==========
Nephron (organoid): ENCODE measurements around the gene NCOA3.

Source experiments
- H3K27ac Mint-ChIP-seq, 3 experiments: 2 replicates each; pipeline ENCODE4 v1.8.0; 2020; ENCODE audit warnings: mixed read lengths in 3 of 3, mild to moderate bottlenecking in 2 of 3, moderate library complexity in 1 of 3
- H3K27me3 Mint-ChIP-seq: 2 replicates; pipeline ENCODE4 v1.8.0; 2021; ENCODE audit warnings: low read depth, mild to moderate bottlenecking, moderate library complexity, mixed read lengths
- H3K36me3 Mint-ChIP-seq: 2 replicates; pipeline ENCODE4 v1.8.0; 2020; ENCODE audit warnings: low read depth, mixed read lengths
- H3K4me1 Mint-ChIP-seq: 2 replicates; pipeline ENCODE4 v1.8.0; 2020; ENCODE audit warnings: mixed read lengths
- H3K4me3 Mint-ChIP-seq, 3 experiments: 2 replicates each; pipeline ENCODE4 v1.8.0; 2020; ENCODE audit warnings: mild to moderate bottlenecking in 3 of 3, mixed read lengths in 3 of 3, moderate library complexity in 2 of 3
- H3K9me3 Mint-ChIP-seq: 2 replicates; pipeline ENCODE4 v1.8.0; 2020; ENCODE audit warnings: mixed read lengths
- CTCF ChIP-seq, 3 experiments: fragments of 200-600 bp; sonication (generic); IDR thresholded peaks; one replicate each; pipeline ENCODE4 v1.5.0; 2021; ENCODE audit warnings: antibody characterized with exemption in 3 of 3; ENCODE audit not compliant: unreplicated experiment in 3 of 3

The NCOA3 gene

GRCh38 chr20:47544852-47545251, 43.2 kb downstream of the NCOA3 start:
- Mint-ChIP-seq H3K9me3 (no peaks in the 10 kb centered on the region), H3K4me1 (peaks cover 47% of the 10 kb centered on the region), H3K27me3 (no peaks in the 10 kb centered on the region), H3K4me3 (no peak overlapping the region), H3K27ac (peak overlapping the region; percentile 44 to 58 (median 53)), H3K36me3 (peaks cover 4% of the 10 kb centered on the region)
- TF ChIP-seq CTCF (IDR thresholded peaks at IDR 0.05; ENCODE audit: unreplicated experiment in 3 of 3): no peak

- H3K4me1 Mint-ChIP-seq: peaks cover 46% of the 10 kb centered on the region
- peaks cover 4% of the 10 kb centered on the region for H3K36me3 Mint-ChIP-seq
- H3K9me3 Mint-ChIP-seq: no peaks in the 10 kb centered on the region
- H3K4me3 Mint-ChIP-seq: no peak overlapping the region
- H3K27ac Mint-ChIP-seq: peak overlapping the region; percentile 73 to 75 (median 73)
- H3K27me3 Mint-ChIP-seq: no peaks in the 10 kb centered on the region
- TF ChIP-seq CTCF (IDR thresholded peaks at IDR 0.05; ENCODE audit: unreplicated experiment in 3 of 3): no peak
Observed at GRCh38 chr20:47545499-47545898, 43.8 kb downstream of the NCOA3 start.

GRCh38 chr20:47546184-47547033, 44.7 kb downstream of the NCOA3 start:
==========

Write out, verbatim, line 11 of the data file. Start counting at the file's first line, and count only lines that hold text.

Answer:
GRCh38 chr20:47544852-47545251, 43.2 kb downstream of the NCOA3 start: